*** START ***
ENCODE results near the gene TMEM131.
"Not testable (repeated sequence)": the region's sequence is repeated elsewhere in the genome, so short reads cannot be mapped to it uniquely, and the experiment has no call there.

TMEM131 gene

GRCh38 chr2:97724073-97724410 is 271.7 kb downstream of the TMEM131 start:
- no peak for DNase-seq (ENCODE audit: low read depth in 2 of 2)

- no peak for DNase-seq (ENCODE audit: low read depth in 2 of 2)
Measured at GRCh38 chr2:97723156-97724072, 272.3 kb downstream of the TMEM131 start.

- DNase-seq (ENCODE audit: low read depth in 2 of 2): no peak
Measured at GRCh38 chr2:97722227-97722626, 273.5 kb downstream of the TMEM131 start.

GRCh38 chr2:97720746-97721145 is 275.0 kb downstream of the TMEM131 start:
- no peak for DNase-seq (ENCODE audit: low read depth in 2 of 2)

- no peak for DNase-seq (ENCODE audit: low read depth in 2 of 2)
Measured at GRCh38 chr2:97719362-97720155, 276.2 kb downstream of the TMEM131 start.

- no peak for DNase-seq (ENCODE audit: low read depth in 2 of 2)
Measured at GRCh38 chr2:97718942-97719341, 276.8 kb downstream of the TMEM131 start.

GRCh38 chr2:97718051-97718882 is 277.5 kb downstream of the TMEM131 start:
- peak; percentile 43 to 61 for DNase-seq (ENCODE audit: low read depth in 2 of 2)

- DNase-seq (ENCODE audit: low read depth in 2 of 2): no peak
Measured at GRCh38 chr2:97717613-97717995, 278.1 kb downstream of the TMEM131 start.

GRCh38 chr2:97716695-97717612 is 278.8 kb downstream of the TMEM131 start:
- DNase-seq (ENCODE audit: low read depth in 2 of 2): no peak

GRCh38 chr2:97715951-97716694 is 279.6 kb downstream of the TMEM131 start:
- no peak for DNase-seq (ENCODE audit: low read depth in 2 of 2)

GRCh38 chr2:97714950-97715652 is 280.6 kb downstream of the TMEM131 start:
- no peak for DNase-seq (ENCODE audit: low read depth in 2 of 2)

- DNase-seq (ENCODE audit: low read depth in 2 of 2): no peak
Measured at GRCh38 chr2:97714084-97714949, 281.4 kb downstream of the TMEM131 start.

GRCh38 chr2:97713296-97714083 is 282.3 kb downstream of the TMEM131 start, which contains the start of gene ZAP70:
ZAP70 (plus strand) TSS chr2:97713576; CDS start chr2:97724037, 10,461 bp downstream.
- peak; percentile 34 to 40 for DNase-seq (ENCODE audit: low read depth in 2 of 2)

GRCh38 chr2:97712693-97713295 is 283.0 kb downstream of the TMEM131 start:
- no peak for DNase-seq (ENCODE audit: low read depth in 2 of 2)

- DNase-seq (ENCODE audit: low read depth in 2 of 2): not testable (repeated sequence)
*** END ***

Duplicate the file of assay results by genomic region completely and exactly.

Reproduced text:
ENCODE results near the gene TMEM131.
"Not testable (repeated sequence)": the region's sequence is repeated elsewhere in the genome, so short reads cannot be mapped to it uniquely, and the experiment has no call there.

TMEM131 gene

GRCh38 chr2:97724073-97724410 is 271.7 kb downstream of the TMEM131 start:
- no peak for DNase-seq (ENCODE audit: low read depth in 2 of 2)

- no peak for DNase-seq (ENCODE audit: low read depth in 2 of 2)
Measured at GRCh38 chr2:97723156-97724072, 272.3 kb downstream of the TMEM131 start.

- DNase-seq (ENCODE audit: low read depth in 2 of 2): no peak
Measured at GRCh38 chr2:97722227-97722626, 273.5 kb downstream of the TMEM131 start.

GRCh38 chr2:97720746-97721145 is 275.0 kb downstream of the TMEM131 start:
- no peak for DNase-seq (ENCODE audit: low read depth in 2 of 2)

- no peak for DNase-seq (ENCODE audit: low read depth in 2 of 2)
Measured at GRCh38 chr2:97719362-97720155, 276.2 kb downstream of the TMEM131 start.

- no peak for DNase-seq (ENCODE audit: low read depth in 2 of 2)
Measured at GRCh38 chr2:97718942-97719341, 276.8 kb downstream of the TMEM131 start.

GRCh38 chr2:97718051-97718882 is 277.5 kb downstream of the TMEM131 start:
- peak; percentile 43 to 61 for DNase-seq (ENCODE audit: low read depth in 2 of 2)

- DNase-seq (ENCODE audit: low read depth in 2 of 2): no peak
Measured at GRCh38 chr2:97717613-97717995, 278.1 kb downstream of the TMEM131 start.

GRCh38 chr2:97716695-97717612 is 278.8 kb downstream of the TMEM131 start:
- DNase-seq (ENCODE audit: low read depth in 2 of 2): no peak

GRCh38 chr2:97715951-97716694 is 279.6 kb downstream of the TMEM131 start:
- no peak for DNase-seq (ENCODE audit: low read depth in 2 of 2)

GRCh38 chr2:97714950-97715652 is 280.6 kb downstream of the TMEM131 start:
- no peak for DNase-seq (ENCODE audit: low read depth in 2 of 2)

- DNase-seq (ENCODE audit: low read depth in 2 of 2): no peak
Measured at GRCh38 chr2:97714084-97714949, 281.4 kb downstream of the TMEM131 start.

GRCh38 chr2:97713296-97714083 is 282.3 kb downstream of the TMEM131 start, which contains the start of gene ZAP70:
ZAP70 (plus strand) TSS chr2:97713576; CDS start chr2:97724037, 10,461 bp downstream.
- peak; percentile 34 to 40 for DNase-seq (ENCODE audit: low read depth in 2 of 2)

GRCh38 chr2:97712693-97713295 is 283.0 kb downstream of the TMEM131 start:
- no peak for DNase-seq (ENCODE audit: low read depth in 2 of 2)

- DNase-seq (ENCODE audit: low read depth in 2 of 2): not testable (repeated sequence)